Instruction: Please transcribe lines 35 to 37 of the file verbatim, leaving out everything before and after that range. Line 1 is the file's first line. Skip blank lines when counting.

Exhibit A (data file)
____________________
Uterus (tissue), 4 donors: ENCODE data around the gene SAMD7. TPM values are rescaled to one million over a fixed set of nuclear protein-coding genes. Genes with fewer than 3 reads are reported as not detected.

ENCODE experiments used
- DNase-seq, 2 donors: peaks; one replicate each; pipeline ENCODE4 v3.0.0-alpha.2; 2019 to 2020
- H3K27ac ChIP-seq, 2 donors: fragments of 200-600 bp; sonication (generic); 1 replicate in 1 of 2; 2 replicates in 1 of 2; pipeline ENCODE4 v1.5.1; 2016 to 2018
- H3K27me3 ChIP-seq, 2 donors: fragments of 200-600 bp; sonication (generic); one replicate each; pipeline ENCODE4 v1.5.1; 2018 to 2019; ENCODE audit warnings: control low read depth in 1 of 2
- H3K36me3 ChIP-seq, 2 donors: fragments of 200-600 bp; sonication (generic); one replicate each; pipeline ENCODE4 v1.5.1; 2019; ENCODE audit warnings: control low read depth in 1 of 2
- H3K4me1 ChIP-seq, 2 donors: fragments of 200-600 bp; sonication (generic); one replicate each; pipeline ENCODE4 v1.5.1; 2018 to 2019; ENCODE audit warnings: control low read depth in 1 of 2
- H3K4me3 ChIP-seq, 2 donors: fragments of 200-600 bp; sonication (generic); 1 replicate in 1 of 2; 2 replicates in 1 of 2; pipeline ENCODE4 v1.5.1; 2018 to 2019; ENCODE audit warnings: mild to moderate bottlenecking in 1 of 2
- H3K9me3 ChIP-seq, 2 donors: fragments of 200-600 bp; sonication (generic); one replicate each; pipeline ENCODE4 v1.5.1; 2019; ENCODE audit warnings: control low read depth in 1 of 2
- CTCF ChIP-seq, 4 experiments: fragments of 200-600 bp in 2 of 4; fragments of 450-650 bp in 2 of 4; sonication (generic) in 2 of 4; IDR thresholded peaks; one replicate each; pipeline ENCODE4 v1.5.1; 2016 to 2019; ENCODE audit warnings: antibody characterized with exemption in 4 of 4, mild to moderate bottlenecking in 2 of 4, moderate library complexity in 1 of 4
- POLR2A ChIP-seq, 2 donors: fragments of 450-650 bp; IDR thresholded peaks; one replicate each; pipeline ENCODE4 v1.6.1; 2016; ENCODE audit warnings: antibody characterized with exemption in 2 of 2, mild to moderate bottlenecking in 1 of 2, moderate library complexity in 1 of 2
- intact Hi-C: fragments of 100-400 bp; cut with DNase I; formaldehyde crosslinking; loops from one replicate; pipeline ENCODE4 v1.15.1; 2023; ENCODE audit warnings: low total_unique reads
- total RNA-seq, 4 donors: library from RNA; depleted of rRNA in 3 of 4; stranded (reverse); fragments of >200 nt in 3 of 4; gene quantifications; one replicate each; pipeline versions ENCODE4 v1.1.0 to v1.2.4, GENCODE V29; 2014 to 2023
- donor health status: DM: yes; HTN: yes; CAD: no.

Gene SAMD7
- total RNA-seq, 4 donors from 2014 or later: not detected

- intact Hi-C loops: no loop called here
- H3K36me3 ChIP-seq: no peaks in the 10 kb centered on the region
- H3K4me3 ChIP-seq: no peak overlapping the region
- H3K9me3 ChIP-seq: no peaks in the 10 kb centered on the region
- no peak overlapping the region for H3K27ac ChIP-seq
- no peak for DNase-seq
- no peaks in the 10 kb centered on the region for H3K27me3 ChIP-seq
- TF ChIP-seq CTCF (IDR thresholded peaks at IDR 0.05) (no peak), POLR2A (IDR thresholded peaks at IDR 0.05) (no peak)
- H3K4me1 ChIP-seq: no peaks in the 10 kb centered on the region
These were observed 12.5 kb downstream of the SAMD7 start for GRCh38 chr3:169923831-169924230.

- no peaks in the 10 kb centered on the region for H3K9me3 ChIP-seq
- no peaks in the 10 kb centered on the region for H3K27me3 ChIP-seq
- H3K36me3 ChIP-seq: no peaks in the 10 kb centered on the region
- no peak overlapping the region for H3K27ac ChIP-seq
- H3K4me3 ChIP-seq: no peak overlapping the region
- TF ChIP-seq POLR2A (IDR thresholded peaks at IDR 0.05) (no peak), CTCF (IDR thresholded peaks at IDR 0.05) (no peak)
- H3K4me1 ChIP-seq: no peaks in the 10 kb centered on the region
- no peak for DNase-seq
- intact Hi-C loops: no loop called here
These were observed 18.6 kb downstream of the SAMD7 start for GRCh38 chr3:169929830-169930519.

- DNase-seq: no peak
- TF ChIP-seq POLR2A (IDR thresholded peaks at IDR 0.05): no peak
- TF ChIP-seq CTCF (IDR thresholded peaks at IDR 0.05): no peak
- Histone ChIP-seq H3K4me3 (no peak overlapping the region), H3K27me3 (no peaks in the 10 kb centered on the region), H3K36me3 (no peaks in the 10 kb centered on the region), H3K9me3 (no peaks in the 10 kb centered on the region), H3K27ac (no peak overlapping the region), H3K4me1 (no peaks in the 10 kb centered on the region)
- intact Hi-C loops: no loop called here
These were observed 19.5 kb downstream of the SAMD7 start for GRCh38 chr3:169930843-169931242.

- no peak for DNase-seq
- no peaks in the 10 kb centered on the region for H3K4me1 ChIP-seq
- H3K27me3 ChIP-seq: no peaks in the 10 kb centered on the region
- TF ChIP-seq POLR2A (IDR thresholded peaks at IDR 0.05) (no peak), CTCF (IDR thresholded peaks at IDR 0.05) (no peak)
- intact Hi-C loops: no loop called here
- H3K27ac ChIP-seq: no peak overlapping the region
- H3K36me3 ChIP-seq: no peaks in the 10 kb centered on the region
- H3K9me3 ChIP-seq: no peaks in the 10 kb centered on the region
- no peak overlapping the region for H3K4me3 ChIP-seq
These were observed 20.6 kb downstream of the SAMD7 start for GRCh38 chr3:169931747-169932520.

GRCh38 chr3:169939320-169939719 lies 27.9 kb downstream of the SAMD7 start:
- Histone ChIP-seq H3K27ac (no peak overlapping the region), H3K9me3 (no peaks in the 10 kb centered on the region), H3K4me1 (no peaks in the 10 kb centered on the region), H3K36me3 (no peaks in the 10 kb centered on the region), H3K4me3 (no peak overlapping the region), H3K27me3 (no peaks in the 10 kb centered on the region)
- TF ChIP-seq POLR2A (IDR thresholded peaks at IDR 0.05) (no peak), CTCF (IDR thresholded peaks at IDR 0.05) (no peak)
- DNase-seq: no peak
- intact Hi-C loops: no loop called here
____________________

- intact Hi-C loops: no loop called here
These were observed 18.6 kb downstream of the SAMD7 start for GRCh38 chr3:169929830-169930519.

- DNase-seq: no peak